About Me

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Spofford, New Hampshire, United States
Jeff Newcomer had been a physician practicing in New Hampshire and Vermont for over 30 years. Over that time, as a member of the Conservation Commission in his home of Chesterfield New Hampshire, he has used his photography to promote the protection and appreciation of the town's wild lands. In recent years he has been transitioning his focus from medicine to photography, writing and teaching. Jeff enjoys photographing throughout New England, but has concentrated on the Monadnock Region and southern Vermont and has had a long term artistic relationship with Mount Monadnock. He is a featured artist in a number of local galleries and his work is often seen in regional print, web publications and in business installations throughout the country. For years Jeff has published a calendar celebrating the beauty of The New England country-side in all seasons. All of the proceeds from his New England Reflections Calendar have gone to support the Pulmonary Rehabilitation Program at the Cheshire Medical Center. Jeff has a strong commitment to sharing his excitement about the special beauty of our region and publishes a blog about photography in New England.

Sunday, March 6, 2016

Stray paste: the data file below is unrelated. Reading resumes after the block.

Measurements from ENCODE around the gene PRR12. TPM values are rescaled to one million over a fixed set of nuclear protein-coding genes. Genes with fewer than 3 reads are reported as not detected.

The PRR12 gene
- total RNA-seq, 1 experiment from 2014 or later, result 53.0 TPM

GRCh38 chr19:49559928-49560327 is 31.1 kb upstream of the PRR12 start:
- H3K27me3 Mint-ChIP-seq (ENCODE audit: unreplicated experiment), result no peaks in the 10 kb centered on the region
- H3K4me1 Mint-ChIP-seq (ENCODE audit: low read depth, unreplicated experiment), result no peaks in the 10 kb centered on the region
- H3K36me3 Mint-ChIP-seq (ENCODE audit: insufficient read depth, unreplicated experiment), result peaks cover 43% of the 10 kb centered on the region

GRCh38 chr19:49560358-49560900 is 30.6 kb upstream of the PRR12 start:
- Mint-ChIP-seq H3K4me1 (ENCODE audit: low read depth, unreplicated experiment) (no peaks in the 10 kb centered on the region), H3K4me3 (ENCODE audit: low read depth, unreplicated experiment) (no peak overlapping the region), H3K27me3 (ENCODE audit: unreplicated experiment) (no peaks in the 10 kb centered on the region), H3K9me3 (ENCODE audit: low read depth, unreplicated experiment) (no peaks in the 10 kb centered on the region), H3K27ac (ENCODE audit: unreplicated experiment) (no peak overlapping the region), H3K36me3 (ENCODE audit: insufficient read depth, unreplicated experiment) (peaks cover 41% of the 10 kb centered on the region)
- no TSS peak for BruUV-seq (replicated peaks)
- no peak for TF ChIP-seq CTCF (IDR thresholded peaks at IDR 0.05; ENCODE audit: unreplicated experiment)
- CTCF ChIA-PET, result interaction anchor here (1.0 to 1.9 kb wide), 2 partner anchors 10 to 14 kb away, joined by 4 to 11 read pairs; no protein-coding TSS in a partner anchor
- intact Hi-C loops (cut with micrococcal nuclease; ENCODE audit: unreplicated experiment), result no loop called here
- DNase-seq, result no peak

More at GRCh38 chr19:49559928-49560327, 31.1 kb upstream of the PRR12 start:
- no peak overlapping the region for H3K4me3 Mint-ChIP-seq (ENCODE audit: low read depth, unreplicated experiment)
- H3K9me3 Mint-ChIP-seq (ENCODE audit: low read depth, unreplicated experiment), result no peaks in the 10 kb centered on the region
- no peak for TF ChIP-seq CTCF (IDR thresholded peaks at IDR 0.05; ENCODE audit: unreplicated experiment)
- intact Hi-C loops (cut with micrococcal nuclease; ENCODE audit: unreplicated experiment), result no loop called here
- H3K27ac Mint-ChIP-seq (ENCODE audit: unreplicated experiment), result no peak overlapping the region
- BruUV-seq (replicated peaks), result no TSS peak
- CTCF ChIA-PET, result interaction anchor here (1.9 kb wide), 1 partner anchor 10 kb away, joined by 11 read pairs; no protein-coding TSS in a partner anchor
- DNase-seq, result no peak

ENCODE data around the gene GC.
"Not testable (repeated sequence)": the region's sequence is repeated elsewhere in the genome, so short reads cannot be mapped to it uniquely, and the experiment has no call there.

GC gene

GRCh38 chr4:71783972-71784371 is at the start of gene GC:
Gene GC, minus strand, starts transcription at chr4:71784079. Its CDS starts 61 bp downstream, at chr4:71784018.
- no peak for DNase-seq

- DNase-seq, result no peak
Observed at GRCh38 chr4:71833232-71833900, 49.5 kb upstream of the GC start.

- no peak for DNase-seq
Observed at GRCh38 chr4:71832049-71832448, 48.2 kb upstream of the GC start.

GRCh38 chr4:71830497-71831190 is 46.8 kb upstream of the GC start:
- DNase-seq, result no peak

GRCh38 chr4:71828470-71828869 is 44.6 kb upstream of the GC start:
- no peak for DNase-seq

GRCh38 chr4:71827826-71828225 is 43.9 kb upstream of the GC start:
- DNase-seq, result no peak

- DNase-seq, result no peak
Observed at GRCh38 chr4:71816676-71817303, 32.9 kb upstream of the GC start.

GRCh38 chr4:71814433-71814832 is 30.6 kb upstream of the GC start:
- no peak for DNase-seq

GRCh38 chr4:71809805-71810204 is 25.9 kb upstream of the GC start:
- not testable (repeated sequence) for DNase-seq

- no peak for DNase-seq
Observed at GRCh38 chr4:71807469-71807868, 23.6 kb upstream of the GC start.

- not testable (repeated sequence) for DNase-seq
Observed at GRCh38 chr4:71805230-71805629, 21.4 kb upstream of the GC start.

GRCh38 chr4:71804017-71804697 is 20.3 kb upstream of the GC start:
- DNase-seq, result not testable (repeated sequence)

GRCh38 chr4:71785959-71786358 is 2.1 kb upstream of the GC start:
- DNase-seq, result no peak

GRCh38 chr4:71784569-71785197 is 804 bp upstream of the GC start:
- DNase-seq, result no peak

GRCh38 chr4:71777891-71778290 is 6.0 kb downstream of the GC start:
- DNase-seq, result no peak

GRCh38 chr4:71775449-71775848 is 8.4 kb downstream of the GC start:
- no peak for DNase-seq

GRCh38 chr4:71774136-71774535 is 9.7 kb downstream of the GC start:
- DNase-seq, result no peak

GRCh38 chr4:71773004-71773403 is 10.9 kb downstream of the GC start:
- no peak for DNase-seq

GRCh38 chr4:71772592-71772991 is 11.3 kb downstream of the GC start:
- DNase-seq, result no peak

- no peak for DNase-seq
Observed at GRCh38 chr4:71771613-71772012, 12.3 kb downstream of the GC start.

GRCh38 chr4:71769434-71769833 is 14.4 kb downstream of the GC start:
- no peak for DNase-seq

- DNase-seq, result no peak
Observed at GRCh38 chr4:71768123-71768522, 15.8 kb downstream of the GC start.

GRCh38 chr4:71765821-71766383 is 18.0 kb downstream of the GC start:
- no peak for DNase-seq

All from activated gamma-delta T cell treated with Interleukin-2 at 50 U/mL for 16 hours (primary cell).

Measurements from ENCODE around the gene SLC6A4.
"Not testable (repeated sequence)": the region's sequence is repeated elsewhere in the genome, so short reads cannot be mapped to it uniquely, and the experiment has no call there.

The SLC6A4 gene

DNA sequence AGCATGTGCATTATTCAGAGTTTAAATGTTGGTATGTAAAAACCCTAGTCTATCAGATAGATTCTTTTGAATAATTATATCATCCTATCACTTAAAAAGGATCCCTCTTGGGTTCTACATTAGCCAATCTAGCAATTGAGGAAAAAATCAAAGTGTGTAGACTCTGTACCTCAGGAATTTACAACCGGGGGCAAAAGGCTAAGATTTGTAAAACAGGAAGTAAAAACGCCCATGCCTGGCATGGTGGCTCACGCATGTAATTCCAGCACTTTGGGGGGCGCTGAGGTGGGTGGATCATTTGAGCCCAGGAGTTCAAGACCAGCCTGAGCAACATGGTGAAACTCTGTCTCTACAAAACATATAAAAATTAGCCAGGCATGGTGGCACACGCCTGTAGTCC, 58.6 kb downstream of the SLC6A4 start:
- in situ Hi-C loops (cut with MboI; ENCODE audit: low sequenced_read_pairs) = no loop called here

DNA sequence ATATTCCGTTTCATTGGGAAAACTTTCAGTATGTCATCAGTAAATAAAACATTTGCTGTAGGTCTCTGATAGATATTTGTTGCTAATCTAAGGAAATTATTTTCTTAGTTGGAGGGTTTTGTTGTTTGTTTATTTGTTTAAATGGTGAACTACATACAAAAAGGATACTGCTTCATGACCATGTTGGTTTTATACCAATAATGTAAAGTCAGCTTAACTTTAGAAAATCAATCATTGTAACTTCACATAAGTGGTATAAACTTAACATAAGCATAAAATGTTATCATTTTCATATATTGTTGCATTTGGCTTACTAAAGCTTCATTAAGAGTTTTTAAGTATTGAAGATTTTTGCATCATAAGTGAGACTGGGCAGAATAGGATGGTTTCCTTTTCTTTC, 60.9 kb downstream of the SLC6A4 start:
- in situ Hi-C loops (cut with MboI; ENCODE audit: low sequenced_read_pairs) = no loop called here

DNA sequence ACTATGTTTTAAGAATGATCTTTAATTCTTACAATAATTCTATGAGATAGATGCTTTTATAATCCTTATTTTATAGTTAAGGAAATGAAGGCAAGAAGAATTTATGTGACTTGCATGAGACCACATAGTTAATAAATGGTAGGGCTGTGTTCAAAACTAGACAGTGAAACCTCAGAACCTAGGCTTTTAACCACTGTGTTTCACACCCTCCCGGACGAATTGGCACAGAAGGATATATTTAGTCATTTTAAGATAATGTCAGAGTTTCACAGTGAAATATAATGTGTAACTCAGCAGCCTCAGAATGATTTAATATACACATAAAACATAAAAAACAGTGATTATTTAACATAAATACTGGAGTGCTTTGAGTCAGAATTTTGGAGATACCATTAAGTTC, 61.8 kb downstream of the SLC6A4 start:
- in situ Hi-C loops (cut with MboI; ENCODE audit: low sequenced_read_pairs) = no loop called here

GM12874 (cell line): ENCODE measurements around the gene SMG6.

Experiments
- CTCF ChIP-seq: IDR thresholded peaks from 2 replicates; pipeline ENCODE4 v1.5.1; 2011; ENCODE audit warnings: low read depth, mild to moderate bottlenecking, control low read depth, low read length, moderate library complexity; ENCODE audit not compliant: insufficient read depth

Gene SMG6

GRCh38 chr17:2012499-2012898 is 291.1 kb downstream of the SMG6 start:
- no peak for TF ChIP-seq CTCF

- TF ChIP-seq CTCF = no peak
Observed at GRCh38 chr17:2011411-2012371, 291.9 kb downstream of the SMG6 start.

Let Lightroom Pick the Lenses for Your Next Trip

Jetty Sunset, Menemsha, Martha's Vineyard

Female Anhinga Costa Rica

Before I headed out on our recent trip to Costa Rica, I was faced with the inevitable question, what photography gear to bring, and more specifically, what lenses to carry along. Over the years I have tended to simplify and lighten my kit, but it’s always difficult to decide what to bring and, more painfully, what to reluctantly leave behind. Fortunately, Lightroom provides some much needed guidance.


Lightroom Course
Mormon Barn, Tetons Wyoming
I've been struggling to get ready for my Introduction to Lightroom Course which starts in one week (March 10th). It looks like I will have a fun group. I have been using Lightroom as an essential part of my routine work-flow and, I have become comfortable with the features of the program that are most important for my process, but as usual, preparing to teach a class has introduced me to a mass of new tools and tricks. The challenge will be to cover much of this without confusing the hell out of my poor victims.